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    No! Time to scale back the death and destruction. No more war!
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    Person, woman, man, camera, tv. I so smart! https://youtu.be/vBxH26n6i3g
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    Get out of some of these wars we’re in and we can reduce it significantly. Congress keeps it bloated to keep themselves in office and as a income source for their rich donors.
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    Given this administration’s tumultuous history with our national security, foreign policy, and the elimination of oversight, I am wary of endorsing any additional military spending beyond that needed to cover existing daily expenses: ie solider’ salaries and maintenance expenses. --------------
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    This inflated budget is completely unnecessary for our defense and only serves as a fear tactic in other countries to assert American imperialism. We need that money spent here, providing housing and resources for the millions of unemployed and uninsured citizens.
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    No more funding bills for the military until after Congress has funded relief for the unemployed, the hungry (SNAP), schools to increase safety, healthcare workers and facilities, increased testing and contact tracing, and small businesses (truly small) that need help. Then fund police reform and racial equity programs such as fair housing and community investment. The military IS NOT the most important part of this society and we cannot keep throwing good money after bad when people are dying and crowds are protesting in the streets. Wake up, Congress, the people are speaking!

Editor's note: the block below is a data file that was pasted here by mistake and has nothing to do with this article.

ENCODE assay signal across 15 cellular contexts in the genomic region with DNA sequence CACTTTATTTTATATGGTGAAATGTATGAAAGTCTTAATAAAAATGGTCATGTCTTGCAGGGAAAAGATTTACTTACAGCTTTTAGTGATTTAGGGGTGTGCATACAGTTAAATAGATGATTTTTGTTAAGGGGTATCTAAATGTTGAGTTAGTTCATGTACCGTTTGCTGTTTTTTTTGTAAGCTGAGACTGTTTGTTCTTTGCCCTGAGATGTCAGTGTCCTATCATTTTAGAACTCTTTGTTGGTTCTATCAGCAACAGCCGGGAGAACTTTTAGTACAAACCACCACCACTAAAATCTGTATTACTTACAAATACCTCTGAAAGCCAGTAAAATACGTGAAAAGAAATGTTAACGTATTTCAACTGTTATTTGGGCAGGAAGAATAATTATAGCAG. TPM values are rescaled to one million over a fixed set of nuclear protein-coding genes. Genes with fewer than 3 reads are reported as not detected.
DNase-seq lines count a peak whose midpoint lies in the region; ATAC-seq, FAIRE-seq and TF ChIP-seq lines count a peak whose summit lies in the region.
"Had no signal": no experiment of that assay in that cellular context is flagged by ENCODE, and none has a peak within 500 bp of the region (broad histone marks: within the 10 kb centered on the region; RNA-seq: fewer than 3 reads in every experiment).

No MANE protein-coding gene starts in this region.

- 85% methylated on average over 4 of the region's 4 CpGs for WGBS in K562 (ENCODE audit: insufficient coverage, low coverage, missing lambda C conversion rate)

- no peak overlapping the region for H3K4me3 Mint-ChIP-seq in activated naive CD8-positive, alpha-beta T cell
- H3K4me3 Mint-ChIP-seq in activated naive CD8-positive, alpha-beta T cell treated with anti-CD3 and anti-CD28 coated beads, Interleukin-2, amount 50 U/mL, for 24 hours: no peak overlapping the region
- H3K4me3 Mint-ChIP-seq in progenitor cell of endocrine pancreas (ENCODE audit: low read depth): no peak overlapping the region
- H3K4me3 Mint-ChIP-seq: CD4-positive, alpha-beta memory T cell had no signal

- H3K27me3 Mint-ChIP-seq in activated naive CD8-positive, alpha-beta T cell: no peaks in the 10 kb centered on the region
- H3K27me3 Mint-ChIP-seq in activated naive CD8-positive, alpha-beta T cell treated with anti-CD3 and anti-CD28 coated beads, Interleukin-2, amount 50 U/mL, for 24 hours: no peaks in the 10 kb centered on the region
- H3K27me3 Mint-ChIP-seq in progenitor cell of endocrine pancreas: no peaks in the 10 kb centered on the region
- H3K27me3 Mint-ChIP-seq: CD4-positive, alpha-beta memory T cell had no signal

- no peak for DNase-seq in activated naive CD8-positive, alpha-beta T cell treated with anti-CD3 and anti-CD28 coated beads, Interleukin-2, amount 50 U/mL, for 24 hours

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    No more military spending. Defund the military.
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    Gut this bloated military pig. Cut at least 20 percent off. Make the military be more efficient and therefore more effective. People are crying for a balanced budget. Start here.
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    Discretionary is the MAIN WORD HERE. Why doesn’t the defense department have to submit a REAL LIFE BUDGET of WHERE they plan to SPEND THIS DISCRETIONARY Money. No one would be given $1 million LET ALONE THE $$$$Billions that the military is being given while THE PEOPLE OF THIS COUNTRY ARE BEING DENIED HEALTHCARE INSURANCE & the REPUBLICANS ARE COMPLAINING THAT PEOPLE ARE NOT GOING TO WORK IF THEY GET $600 extra UNEMPLOYMENT. THAT IS THE BIGGEST CROCK OF CRAP EVER. The REPUBLICANS ARE CONTINUING THE SLAVERY CULTURE BY KEEPING THE POOR DOWN & PUSHING THE MIDDLE CLASS DOWN.
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    The military won’t even notice a ten percent cut. The Pentagon can just lose more than that quite easily.
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    How can 750 billion dollars be justified when our front line workers don't even have the necessary equipment to tackle the pandemic! America has to stop spending these rediculous amounts on defence and start taking care of its citizens. The apparent need for this outrages amount of defence spending is a populist myth.
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    We spend way too much money on so-called defense! We’ve been involved in senseless wars my entire life. This budget needs aggressive cuts.
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    Unemployment, healthcare and hunger need to be priority! Cut military spending! Trump brand fear mongering is a con, scam. We have had enough of Trump! Put an end to the fox entertainment propaganda CRAP!
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    Stop using my tax dollars to buy bombs for Saudi Arabia. Stop using them to murder people in Yemen, Syria, Afghanistan, and Central & South America. I want my taxes spent here, in our communities, on healthcare, education, housing, nutrition, and infrastructure.